A <TaplyticsProvider /> component is included which needs to be wrapped around the whole app.

import 'react-native-gesture-handler'
import * as React from 'react'
import { TaplyticsProvider } from 'taplytics-react-native'

export default function App() {
  return <TaplyticsProvider>{/* Rest of your app code */}</TaplyticsProvider>
}

useFeatureFlag

useFeatureFlag is a hook which can be used to determine whether a certain feature flag is enabled. If a parameter is not provided to the useFeatureFlag hook, it will return an object with all running feature flag's names and their associated keys.

The useFeatureFlag returns an array which can be destructed as shown in the example below. The first property in the array is the value of a feature flag or an object of all running feature flags, the second property is a meta data object which contains an error and loading property.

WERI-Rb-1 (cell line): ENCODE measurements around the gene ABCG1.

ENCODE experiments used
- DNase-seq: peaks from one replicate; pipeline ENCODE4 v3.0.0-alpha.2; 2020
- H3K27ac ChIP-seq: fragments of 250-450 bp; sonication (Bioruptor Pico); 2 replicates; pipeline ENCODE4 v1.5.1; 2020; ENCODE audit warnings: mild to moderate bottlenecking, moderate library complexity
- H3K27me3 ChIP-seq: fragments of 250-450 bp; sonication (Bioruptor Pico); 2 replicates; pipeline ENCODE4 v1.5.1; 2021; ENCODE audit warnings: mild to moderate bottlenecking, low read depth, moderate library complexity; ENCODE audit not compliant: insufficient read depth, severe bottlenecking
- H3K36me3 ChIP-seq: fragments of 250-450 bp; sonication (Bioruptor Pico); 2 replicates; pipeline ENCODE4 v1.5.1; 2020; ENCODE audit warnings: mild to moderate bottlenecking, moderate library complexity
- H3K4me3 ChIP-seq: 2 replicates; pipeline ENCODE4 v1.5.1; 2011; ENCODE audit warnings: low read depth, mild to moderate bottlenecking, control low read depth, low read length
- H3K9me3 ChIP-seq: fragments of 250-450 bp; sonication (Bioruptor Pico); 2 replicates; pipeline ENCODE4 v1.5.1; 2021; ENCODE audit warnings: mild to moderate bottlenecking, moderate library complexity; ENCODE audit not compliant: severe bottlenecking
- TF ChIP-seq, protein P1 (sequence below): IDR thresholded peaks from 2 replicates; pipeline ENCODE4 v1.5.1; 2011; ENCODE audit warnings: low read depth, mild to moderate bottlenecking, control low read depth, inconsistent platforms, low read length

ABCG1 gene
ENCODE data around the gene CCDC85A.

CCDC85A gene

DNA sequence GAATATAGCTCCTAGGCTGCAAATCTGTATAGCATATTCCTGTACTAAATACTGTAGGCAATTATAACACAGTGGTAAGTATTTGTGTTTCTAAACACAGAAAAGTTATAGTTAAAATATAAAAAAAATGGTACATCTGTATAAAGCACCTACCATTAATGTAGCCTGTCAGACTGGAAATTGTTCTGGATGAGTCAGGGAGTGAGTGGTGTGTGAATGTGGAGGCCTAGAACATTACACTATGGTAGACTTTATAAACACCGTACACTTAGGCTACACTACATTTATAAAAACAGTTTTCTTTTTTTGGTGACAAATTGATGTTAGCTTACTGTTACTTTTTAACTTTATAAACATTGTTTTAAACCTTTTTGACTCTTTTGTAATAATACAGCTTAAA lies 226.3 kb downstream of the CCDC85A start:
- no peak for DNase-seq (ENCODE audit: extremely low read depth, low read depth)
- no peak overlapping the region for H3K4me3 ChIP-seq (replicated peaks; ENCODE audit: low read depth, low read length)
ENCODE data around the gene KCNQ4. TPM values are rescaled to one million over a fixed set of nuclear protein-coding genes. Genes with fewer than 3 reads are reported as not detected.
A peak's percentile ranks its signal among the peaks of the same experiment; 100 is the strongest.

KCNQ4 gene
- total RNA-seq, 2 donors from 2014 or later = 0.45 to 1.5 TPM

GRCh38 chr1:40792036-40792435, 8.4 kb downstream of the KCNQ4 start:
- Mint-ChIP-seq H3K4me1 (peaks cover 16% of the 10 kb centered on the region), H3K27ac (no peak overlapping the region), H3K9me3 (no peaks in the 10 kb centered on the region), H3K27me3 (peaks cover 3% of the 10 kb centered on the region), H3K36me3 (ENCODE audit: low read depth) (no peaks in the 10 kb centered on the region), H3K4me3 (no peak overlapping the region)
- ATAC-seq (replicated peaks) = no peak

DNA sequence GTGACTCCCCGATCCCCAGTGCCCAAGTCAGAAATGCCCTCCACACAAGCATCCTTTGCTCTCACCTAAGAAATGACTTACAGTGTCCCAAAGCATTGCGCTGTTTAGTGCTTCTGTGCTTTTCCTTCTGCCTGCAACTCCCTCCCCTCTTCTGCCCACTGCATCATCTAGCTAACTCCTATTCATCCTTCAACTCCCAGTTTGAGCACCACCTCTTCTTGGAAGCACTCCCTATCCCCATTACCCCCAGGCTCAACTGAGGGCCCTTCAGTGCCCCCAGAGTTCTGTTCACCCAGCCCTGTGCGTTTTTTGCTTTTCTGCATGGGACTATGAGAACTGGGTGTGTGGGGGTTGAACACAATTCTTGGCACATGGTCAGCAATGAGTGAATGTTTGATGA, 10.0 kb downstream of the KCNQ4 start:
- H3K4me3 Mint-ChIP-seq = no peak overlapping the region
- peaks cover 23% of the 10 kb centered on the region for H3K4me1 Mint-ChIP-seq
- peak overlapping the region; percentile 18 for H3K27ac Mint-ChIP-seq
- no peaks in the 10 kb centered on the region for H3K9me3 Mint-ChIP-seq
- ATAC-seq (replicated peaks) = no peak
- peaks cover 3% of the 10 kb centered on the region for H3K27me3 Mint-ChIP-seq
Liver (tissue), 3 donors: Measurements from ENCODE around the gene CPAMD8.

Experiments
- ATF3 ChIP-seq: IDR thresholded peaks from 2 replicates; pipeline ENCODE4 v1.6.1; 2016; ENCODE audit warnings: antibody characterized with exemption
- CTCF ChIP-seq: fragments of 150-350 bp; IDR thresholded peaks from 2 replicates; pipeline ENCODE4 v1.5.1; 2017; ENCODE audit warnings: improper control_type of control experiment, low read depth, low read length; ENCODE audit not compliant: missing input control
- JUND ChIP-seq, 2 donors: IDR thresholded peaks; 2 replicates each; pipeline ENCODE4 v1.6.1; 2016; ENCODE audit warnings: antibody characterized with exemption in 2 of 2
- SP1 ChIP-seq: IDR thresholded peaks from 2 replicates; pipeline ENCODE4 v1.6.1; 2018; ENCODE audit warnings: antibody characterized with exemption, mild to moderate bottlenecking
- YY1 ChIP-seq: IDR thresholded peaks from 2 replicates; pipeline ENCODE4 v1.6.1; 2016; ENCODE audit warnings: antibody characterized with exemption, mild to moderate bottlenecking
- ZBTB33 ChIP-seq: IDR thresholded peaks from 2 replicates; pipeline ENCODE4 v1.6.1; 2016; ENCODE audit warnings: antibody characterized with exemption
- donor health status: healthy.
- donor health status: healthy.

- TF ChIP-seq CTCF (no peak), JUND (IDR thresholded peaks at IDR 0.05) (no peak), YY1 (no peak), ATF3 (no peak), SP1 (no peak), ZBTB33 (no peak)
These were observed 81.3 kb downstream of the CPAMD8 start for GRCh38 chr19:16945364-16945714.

const SomeComponent = () => {
  // Returns a boolean dependent if exampleFeatureFlag is enabled.
  // Also returns the loading and error context values.
  const [flagValue, { loading, error }] = useFeatureFlag('exampleFeatureFlag')

  // Returns an object of all running feature flags.
  // The object key is the name and the value is the key of the feature flag
  // Example: { "Example Feature Flag" : "exampleFeatureFlag" }
  const [allFeatures] = useFeatureFlag()

  return (
    <View>
      <Text>Feature flag is {flagValue ? `active` : `inactive`} </Text>
      <Text>{JSON.stringify(allFeatures)} </Text>
    </View>
  )
}

useVariable

useVariable is a hook that can be utilized to fetch the value of a dynamic variable. The hook will also run whenever the value of the variable is updated. The hook takes in a name parameter as well as a default value. This default value is returned in a situation where there is an error loading the variable.

The hook also returns an array that can be destructed to retrieve the value of the dynamic variable and a meta data object. The meta data object has an error and loading property, which are completely independent to each useVariable hook.

const SomeComponent = () => {
  // Returns the value of the 'workHours' dynamic variable.